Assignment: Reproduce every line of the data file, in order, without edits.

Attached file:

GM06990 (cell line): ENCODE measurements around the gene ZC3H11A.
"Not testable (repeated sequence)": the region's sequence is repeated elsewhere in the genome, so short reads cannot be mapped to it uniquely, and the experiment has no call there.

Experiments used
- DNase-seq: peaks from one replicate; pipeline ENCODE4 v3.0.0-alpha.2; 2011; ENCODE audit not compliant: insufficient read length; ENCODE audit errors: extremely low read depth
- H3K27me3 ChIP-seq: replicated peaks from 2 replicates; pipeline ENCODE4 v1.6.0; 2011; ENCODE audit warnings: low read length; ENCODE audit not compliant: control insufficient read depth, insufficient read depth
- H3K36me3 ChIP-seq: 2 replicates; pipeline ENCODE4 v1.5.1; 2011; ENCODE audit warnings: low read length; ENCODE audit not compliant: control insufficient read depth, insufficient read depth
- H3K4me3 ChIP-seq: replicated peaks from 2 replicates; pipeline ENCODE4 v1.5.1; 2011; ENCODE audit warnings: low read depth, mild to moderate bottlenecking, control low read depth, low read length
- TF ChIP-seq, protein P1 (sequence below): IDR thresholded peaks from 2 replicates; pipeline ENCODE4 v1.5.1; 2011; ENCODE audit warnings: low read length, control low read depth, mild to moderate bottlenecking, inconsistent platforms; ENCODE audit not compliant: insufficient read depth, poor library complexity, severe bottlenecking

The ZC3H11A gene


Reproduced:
GM06990 (cell line): ENCODE measurements around the gene ZC3H11A.
"Not testable (repeated sequence)": the region's sequence is repeated elsewhere in the genome, so short reads cannot be mapped to it uniquely, and the experiment has no call there.

Experiments used
- DNase-seq: peaks from one replicate; pipeline ENCODE4 v3.0.0-alpha.2; 2011; ENCODE audit not compliant: insufficient read length; ENCODE audit errors: extremely low read depth
- H3K27me3 ChIP-seq: replicated peaks from 2 replicates; pipeline ENCODE4 v1.6.0; 2011; ENCODE audit warnings: low read length; ENCODE audit not compliant: control insufficient read depth, insufficient read depth
- H3K36me3 ChIP-seq: 2 replicates; pipeline ENCODE4 v1.5.1; 2011; ENCODE audit warnings: low read length; ENCODE audit not compliant: control insufficient read depth, insufficient read depth
- H3K4me3 ChIP-seq: replicated peaks from 2 replicates; pipeline ENCODE4 v1.5.1; 2011; ENCODE audit warnings: low read depth, mild to moderate bottlenecking, control low read depth, low read length
- TF ChIP-seq, protein P1 (sequence below): IDR thresholded peaks from 2 replicates; pipeline ENCODE4 v1.5.1; 2011; ENCODE audit warnings: low read length, control low read depth, mild to moderate bottlenecking, inconsistent platforms; ENCODE audit not compliant: insufficient read depth, poor library complexity, severe bottlenecking

The ZC3H11A gene